But, this watch I also saw the raw pain expressed by Neil’s parents.

That’s Weir’s genius as a director. The small, powerful scenes. Mostly unspoken. I think I had unconsciously picked up on it when I consciously identified so strongly with the kids. Now, as an adult, it’s undeniably there. So much depth in a short film by today’s standards.

I decided to then watch Weir’s earlier film, Picnic at Hanging Rock (the 1998 director’s cut). It’s another favourite of mine that I have watched many times, but I’ve never watched these two sequentially.

What struck me were the similarities between the two films. There are the obvious points: the strict school principals, the sensitive child who doesn’t fit in, the inspiring teacher who doesn’t fit the school’s restrictive ethos, the rebellion by the kids, the forbidden infatuation of the other by an outsider, and the death by suicide of a kid who sees no way out even though escape is arguably nearby. Both schools are steeped in British tradition in their new lands. Both films are of their landscapes, too, and hint at the past, restive human occupants that the white people blunder into. Both films are fascinating character studies, beautifully shot and underplayed, but with moments of explosive emotion.

There are obvious differences. Gender the main one, at least on the surface. Miss Appleyard’s college is run by women for girls; Welton Academy is run by men for boys. Having said that, the male world of Dead Poets Society is not particularly masculine. In fact, it questions it and pokes at it from a few different angles. Neither at the time I first watched them, nor now, did I feel any attraction to any of the characters. I identified with some, their problems and struggle to be themselves yes, but I never fantasised about any desires for them. I never saw them as sexual beings.

Both films are really more about class and colonialism, with a culture uprooted from Britain and transplanted to two different post-colonial white nations. Both films examine class through the lens of the past; 1900 and the 1959. Both show the clash of the lower classes played out by kids who cannot control how that clash affects their lives. Neither Sarah (the orphan from Picnic) nor Neil can cope when that clash threatens their lives and dreams – for Sarah the knowledge that Miranda will never reappear and that she is destined for poverty, for Neil the knowledge that acting is forbidden him and that he is destined to a military academy to entrench him in the upper middle class.

Both films are set on the cusp of times of great liberating change, too, for each country.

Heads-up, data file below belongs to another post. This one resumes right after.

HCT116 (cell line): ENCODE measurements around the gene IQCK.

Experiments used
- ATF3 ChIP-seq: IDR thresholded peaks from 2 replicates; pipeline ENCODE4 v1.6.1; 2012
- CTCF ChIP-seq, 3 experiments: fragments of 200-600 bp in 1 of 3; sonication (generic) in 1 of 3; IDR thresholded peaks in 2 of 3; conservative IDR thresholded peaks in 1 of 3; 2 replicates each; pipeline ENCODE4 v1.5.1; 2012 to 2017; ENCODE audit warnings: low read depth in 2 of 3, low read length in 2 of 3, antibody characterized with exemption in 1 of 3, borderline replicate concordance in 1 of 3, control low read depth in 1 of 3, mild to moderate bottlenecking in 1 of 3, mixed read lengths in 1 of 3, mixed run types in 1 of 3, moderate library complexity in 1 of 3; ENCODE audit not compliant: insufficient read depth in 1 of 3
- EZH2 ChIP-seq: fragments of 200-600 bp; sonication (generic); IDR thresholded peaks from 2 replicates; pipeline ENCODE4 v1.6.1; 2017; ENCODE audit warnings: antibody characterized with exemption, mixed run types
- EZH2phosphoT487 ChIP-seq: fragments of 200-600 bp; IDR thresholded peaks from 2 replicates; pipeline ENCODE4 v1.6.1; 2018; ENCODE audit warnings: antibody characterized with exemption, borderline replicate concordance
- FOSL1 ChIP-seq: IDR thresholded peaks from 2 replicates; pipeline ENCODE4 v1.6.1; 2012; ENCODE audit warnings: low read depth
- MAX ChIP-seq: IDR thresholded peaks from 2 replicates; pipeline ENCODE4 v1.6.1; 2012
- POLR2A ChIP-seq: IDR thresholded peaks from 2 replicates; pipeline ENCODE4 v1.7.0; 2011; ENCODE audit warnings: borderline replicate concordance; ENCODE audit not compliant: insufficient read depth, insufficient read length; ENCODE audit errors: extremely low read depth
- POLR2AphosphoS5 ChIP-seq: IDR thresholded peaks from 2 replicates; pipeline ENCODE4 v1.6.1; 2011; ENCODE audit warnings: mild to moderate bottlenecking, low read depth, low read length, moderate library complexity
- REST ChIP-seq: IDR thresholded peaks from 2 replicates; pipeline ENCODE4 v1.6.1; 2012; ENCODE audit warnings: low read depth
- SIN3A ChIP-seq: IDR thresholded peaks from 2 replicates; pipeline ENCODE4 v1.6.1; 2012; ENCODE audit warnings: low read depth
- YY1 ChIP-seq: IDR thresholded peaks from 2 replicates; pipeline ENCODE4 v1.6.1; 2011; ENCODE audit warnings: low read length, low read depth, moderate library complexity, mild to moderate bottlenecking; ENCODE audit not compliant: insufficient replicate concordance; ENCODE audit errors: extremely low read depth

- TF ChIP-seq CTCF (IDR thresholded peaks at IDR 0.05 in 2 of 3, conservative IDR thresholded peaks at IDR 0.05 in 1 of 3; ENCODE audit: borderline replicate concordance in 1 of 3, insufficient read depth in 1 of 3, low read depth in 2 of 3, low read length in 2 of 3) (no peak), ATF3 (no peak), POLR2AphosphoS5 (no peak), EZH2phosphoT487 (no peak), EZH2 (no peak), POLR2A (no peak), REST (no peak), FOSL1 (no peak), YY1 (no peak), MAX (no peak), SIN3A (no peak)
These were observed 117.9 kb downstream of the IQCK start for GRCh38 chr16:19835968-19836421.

Picnic is based rather closely on the 1967 novel by Joan Lindsay, but Dead Poets had an original screenplay by Tom Schulman. Weir had a lot of creative control over both films, and I wonder how many of these thematic echoes were simply just what happens or were at any time deliberate.

If you’ve not seen either film, I highly recommend both.

Foyle’s War


The Old Town of Hastings

Foyle’s War hits three things I enjoy: detective stories set in the English countryside, World War II, and spies. The series is a guilty pleasure, though. Guilty because while generally good, it’s no Endeavour. Foyle’s War is slow-paced, fairly predictable, and the cast not known for their dynamism.


I watched all of it not too long ago. I’d seen all the WWII stories before – some of the stories more than once – but had not seen the Cold War ones before. In fact, they’d somehow passed me by. I only watched them because they were part of a box set I’d picked up on special, and I’m really pleased I did because I hugely enjoyed them. They had a spark missing from the WWII ones. Actually, thinking about it, it shouldn’t be that surprising given Foyle’s desire from the outset to work for the spooks rather than the plod. It’s a tension always there, but underplayed.

Michael Kitchen underplays Foyle, which is a style that doesn’t engage immediately. It’s tempting to think of the show as sleepy. As full of the English stereotypes of reservation. But, clearly Foyle is an introvert. Clear in an unshowy way. Difficult to pull off, and in unskilled hands would be terrible. Kitchen nails it, and when you know what to watch for it makes the show better than first expected.

I have always liked Honeysuckle Weeks as awkward Sam, the driver. The character is a fascinating one. She’s a young woman born into the cosy inter-war years and village vicarage. I imagine a girl who would have been stifled by that, but yet make do. Because you just did. Instead, the war came with opportunities she takes with a chaotic enthusiasm. Duty is her by-word, but there’s something else there. Bubbling under the surface of conformity is an unstructured intelligence. I wonder what she would have been with a mentor able to challenge the chaos. To channel it. Her role as a London Labour politician’s wife and MI5 employee in the last few stories capture all that. The problem is forgetting her husband was in the Special Operations Executive (SOE)…

That is the thing that irks about the series. Big things like the relationships that vanish without trace when they should be mentioned. Sam’s relationship with Foyle’s pilot son Andrew is beautifully done, and then ditched unconvincingly. A shame.